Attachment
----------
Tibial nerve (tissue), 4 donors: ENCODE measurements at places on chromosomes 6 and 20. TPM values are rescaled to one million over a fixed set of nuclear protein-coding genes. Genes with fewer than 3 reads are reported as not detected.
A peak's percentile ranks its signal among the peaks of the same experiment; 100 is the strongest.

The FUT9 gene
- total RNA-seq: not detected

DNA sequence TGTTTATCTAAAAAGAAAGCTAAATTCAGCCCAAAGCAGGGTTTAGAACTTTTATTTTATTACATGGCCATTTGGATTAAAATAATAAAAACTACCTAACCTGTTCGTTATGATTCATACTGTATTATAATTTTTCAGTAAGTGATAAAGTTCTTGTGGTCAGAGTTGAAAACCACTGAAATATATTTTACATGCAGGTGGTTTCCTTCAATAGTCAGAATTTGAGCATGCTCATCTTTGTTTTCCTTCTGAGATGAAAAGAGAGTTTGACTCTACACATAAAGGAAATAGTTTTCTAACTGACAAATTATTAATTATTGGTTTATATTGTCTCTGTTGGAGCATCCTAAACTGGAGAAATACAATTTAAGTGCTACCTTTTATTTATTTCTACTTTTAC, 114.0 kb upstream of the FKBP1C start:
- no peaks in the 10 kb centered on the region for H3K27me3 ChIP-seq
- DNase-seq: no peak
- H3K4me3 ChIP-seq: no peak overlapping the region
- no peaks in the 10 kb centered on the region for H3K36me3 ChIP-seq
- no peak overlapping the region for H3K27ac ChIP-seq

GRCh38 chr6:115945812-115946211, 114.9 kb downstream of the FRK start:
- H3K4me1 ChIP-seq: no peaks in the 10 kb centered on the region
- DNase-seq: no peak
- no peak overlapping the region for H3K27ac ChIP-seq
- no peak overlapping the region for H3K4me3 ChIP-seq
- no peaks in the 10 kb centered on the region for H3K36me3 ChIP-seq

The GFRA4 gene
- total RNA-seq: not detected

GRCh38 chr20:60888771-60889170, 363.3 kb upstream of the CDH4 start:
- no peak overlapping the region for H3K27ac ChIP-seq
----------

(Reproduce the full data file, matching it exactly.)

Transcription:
Tibial nerve (tissue), 4 donors: ENCODE measurements at places on chromosomes 6 and 20. TPM values are rescaled to one million over a fixed set of nuclear protein-coding genes. Genes with fewer than 3 reads are reported as not detected.
A peak's percentile ranks its signal among the peaks of the same experiment; 100 is the strongest.

The FUT9 gene
- total RNA-seq: not detected

DNA sequence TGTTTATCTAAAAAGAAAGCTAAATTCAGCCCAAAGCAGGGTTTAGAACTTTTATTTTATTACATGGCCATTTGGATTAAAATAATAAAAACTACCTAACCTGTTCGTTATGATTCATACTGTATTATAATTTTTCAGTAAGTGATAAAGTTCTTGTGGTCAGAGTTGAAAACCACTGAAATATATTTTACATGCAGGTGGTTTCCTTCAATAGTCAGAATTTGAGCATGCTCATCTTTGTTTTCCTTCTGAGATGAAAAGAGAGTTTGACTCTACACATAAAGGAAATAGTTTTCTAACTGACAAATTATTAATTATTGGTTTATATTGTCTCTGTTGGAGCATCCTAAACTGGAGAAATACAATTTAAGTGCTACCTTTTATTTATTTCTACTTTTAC, 114.0 kb upstream of the FKBP1C start:
- no peaks in the 10 kb centered on the region for H3K27me3 ChIP-seq
- DNase-seq: no peak
- H3K4me3 ChIP-seq: no peak overlapping the region
- no peaks in the 10 kb centered on the region for H3K36me3 ChIP-seq
- no peak overlapping the region for H3K27ac ChIP-seq

GRCh38 chr6:115945812-115946211, 114.9 kb downstream of the FRK start:
- H3K4me1 ChIP-seq: no peaks in the 10 kb centered on the region
- DNase-seq: no peak
- no peak overlapping the region for H3K27ac ChIP-seq
- no peak overlapping the region for H3K4me3 ChIP-seq
- no peaks in the 10 kb centered on the region for H3K36me3 ChIP-seq

The GFRA4 gene
- total RNA-seq: not detected

GRCh38 chr20:60888771-60889170, 363.3 kb upstream of the CDH4 start:
- no peak overlapping the region for H3K27ac ChIP-seq